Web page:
Complaints Help Solve Problems

Nicholas Johnson

Iowa City Press-Citizen, "Opinion," August 17, 1999, p. 13A

There is a radical revolution going on in public agencies. It’s called “stakeholder service.” The Post Office alone now has 1700 Customer Advisory Councils.

Our school district’s stakeholders include students, parents, teachers, staff, administrators, and the taxpayers footing the bill. Virtually everyone who lives within our district.

Some of the most progressive corporations and agencies make everyone a stakeholder service representative. That makes sense for us because we often alternate between roles.

When a fifth grader gave me a tour of her elementary school, she was the stakeholder service representative and I was the stakeholder. When she gave me a suggestion for improving her school, she was the stakeholder and I was the stakeholder service representative.

One useful study of stakeholder relations is Serving the American Public: Best Practices in Resolving Customer Complaints, a March 1996 Vice President Gore team report. It’s available as a link from my Web site ( [Previously ]) and would be useful reading for any Iowa City business or agency.

Gore’s group involved about equal representation from business and government. It benchmarked best practices from both. It’s impossible to summarize a lengthy report in a short column. But most of the recommendations are directly applicable to our school district.

Of course, there’s a lot more to the radical culture shift this would represent for our district, but these are the basics.

Imagine what it could mean to the constant improvement of our schools.

Every suggestion from a student, parent, teacher, staff member or other member of the community taken seriously. Recorded. Evaluated as part of trends. Responded to promptly and courteously.

Surveys that ask more than “Do you think your principal is (a) well above average, (b) outstanding, (c) unbelievably fantastic?”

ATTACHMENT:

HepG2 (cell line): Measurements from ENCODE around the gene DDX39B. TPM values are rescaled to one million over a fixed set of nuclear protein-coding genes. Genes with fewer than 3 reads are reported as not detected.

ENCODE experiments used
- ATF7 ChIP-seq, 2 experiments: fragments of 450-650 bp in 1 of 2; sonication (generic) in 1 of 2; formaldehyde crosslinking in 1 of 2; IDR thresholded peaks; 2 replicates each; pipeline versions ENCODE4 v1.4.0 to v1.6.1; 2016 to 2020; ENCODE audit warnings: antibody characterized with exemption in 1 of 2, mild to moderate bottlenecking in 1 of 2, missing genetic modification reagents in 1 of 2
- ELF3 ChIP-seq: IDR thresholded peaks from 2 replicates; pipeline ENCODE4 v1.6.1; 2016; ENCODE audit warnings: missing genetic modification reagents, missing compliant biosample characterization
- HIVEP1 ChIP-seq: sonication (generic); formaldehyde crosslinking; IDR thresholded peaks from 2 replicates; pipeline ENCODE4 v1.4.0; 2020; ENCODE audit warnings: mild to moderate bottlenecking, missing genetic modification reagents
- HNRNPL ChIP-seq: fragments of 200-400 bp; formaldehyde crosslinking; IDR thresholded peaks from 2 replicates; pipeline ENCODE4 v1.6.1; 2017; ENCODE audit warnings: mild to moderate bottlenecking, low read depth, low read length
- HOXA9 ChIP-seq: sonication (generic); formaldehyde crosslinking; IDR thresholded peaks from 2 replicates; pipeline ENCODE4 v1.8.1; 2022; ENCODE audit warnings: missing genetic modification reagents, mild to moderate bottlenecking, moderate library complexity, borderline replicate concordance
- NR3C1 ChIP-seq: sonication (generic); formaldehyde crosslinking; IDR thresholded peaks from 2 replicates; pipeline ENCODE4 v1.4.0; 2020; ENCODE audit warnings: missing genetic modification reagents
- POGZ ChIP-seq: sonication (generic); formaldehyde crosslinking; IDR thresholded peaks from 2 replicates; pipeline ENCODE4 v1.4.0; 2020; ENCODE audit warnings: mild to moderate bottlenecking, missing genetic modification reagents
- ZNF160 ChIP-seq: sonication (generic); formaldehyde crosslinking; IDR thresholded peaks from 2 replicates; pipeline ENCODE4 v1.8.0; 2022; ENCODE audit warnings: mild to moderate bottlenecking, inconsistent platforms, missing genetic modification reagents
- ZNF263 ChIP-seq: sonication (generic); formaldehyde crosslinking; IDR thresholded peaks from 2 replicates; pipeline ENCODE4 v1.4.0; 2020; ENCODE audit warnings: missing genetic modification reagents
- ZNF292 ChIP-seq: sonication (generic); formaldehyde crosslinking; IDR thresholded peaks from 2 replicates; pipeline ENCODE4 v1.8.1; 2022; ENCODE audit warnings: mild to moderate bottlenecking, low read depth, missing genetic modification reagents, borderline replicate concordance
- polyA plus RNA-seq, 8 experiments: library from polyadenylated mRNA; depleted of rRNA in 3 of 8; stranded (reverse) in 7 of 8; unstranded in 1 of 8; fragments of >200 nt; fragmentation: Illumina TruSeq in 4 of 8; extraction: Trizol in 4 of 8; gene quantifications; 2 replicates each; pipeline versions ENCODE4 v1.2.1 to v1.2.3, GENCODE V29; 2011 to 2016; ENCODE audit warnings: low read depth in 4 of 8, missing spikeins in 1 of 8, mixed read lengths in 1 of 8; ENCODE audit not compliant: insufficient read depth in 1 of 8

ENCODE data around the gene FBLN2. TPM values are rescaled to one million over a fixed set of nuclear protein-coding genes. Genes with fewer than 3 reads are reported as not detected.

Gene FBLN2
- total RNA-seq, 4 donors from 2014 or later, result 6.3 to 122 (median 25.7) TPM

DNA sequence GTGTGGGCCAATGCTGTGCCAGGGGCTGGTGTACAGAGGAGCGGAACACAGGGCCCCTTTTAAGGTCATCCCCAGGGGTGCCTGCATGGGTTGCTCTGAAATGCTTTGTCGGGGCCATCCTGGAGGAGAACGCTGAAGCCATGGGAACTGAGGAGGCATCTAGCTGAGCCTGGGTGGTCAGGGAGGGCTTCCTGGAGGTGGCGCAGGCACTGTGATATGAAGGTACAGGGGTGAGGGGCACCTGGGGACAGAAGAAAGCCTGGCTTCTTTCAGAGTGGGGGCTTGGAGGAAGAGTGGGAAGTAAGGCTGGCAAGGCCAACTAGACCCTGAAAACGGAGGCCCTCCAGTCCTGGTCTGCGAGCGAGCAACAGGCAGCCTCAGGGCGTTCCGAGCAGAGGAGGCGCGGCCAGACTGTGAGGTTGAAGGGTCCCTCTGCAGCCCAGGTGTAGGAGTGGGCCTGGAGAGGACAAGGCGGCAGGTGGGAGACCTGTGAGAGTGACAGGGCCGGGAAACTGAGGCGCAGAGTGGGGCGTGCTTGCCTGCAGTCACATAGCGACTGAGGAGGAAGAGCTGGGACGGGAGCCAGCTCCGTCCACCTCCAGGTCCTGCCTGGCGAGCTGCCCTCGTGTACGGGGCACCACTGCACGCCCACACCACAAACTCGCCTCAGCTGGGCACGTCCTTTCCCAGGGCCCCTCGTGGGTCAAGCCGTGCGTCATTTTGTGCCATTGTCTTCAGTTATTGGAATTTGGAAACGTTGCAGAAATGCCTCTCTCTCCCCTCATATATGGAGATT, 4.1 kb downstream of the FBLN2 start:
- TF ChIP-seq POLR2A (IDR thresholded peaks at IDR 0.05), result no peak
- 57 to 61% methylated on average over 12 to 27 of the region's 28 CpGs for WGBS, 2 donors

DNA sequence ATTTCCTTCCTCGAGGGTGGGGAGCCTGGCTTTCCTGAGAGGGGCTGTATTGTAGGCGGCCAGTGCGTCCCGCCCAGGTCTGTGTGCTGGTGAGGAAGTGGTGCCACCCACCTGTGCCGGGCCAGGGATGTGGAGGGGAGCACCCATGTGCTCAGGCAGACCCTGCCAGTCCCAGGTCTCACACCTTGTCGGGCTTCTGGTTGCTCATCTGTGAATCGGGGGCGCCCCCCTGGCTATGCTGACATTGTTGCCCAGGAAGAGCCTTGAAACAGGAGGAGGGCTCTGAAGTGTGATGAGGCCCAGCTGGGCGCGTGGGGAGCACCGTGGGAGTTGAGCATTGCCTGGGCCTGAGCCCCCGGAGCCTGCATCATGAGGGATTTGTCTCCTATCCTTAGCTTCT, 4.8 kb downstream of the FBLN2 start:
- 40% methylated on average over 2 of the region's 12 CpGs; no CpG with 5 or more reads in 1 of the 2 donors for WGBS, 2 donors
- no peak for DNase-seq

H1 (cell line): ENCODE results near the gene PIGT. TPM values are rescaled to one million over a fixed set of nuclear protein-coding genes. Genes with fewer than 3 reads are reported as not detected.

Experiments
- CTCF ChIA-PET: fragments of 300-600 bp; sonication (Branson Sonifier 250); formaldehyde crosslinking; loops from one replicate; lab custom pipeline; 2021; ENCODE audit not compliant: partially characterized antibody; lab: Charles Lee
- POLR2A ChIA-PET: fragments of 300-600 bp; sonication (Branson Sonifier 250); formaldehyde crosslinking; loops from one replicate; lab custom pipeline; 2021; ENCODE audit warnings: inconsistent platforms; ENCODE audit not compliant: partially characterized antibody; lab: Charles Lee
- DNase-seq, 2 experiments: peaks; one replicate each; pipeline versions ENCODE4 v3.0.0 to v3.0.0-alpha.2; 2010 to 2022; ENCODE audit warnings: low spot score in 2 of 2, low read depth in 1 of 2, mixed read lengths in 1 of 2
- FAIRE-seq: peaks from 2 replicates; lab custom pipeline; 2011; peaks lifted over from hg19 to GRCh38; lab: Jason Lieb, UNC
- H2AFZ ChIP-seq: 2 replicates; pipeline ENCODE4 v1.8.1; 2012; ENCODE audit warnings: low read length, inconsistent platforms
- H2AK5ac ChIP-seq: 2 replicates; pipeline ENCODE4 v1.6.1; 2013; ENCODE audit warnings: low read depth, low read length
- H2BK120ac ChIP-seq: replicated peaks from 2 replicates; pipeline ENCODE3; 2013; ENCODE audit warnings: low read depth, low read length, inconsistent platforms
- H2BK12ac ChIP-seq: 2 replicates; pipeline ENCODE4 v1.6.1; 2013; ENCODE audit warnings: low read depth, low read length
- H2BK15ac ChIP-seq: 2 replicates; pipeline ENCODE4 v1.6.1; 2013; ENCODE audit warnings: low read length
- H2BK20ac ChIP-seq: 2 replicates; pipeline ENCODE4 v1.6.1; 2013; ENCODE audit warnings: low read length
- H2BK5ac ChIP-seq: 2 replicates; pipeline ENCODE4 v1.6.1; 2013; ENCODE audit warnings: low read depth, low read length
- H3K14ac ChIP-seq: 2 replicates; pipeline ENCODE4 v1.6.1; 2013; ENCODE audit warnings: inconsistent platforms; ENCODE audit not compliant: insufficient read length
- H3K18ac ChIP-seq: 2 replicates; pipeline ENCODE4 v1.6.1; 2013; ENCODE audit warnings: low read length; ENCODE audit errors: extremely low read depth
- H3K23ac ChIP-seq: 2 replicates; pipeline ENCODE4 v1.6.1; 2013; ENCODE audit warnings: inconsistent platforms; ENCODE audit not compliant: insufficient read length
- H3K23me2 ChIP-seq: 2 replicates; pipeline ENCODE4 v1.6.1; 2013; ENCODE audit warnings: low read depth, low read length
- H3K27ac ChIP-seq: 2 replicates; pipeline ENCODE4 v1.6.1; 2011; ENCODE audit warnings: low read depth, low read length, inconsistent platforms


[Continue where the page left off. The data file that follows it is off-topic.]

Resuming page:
Matt Goodlaxson says Quik Trip trains managers to respond to every customer complaint with, “What can I do to make this right with you?”

And that 90 percent of the time mere listening is enough. (The federal report agrees.)

Should the district “give in” to every request, however irrational (or even illegal)? Of course not.

But we, too, can at least become good listeners.

Not defensive. Constructive. Record the comment. Respond. Trends may show we have a real district-wide problem. If so, let’s fix it.

The Gore group reported that 40 percent of the time, problems could be traced to inadequate communication and information. (Sound familiar?)

We’re responding, in part, with open, televised public meetings, the district’s Web page and my own, documents available in schools’ media centers – even this column. But clearly we all know we can do better.

If the Board will let the community know that we want “complaints,” and then show we take them seriously, we can ride a crest of never-ending improvement in our already excellent school system.

Nicholas Johnson is a member of the Iowa City School Board.